Good quartets are scheduled as well: the St. Lawrence (with clarinetist Todd Palmer) on Feb. 22; the Fine Arts on March 8 (playing the First Quartet of Juan Arriaga, the Shostakovich Seventh, and the Grieg G minor quartet), and the Ysaye Quartet of France on March 29, which has scheduled the Ravel Quartet (one of my all-time favorites), the A minor quartet, Op. 132, of Beethoven, and the Langsamer Satz of Anton Webern. Also worth mentioning are the American Chamber Players, annual guests here; in addition to a concert Feb. 14 of early Beethoven (including the Septet, Op. 20), their Jan. 7 concert includes the First Piano Quartet of Gabriel Faure, plus works by Ravel, Bloch and Sancan.

I’m also interested in the Male Choir of St. Petersburg singing Russian Orhodox music on Feb. 9; that same afternoon, the Concertante string soloist group presents three sextets: the Brahms G major, Schoenberg’s Verklarte Nacht, and the sextet from Richard Strauss’ Capriccio.

Palm Beach Symphony: Some well-thought-out programming from this group, which is giving five concerts this season. The Feb. 17 concert features organist Hal Pysher in a program of music for organ and orchestra. Those pieces include concerti by the American composer Stephen Paulus, and one each by Handel and Rheinberger. The other piece is by another American, Craig Phillips, and you can hear his attractive Concertino here on his Website.

More American music is in store on the symphony’s April 7 concert, when the fine area flutist Karen Dixon will join the orchestra for the lovely Poem for flute and orchestra by the short-lived Charles Griffes, still an underappreciated composer. I’m also interested to see the Jan. 30 concert, which will feature Philippe Entremont, though I don’t have program details at this juncture.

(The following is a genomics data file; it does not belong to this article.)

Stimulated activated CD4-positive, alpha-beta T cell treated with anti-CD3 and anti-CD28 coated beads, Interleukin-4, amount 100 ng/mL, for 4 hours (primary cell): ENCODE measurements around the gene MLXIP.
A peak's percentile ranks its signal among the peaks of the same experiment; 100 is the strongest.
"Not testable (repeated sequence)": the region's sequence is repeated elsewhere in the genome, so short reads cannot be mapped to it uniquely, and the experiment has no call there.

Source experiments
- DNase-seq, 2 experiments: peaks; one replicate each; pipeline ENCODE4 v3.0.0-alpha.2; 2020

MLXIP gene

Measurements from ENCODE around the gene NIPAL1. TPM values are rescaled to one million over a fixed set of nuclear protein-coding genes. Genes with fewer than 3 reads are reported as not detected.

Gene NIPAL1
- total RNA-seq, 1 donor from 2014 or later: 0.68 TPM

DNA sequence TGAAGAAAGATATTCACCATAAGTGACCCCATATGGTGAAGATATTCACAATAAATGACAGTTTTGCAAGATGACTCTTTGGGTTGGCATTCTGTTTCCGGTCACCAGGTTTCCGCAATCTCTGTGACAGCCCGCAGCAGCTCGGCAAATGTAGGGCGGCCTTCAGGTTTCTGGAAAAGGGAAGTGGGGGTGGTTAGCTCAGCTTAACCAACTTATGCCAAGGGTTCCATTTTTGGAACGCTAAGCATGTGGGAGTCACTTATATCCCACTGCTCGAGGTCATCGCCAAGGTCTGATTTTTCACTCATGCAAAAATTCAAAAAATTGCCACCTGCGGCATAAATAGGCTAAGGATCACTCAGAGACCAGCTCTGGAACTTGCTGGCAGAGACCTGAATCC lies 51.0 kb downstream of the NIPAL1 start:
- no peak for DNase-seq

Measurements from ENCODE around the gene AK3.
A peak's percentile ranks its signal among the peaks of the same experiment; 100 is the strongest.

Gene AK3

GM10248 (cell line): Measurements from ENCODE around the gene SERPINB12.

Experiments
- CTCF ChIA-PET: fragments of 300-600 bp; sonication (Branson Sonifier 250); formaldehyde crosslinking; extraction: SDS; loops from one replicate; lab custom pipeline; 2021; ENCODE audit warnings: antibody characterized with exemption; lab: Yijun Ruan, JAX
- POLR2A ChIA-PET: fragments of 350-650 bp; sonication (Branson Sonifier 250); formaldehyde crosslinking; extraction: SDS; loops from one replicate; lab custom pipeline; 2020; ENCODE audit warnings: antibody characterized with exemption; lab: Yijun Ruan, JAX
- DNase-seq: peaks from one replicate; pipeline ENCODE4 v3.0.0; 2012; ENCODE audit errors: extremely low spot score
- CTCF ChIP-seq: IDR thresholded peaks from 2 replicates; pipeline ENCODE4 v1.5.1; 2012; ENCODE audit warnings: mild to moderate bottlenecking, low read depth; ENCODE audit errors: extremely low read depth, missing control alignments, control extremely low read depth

Florida Atlantic University: The university makes another mark for new American music this spring as it welcomes composer Libby Larsen for the second half of her residency. I spoke to her at length last year about what she’s planning, which at the time included a wind ensemble piece, a choral work with didgeridoo, a string ensemble piece, and a chamber work for three pianos, clarinet, trumpet, saxophone, electric bass and percussion. All four are on tap for April 17, and I’ll be happy to see her again (she’s a terrific interview) and hear this new music.

Movies on HD: Peter Gelb did a very smart thing when he decided to offer simulcasts of Metropolitan Opera shows at movie theaters around the country. There have been complaints about picture quailty and intermission features, but these matter not a whit compared to what it really means: Seats far better than any in the actual house, for a fraction of the cost, plus excellent camera work, interesting backstage video — and where else in the opera houses of the country can you watch Tristan with a big pile of nachos?

This is a deal that simply cannot be beat, and these performances are on my list: Dr. Atomic (Nov. 8), John Adams’ take on Oppenheimer; La Damnation de Faust (Nov. 22), to see whether Berlioz’ oratorio-style piece works on stage; La Rondine on Jan. 10, because this Puccini work deserves to be heard more often; Lucia de Lammermoor on Feb. 7, because it’s hard to resist Anna Netrebko; and La Sonnambula on March 21, because I haven’t seen this one live yet.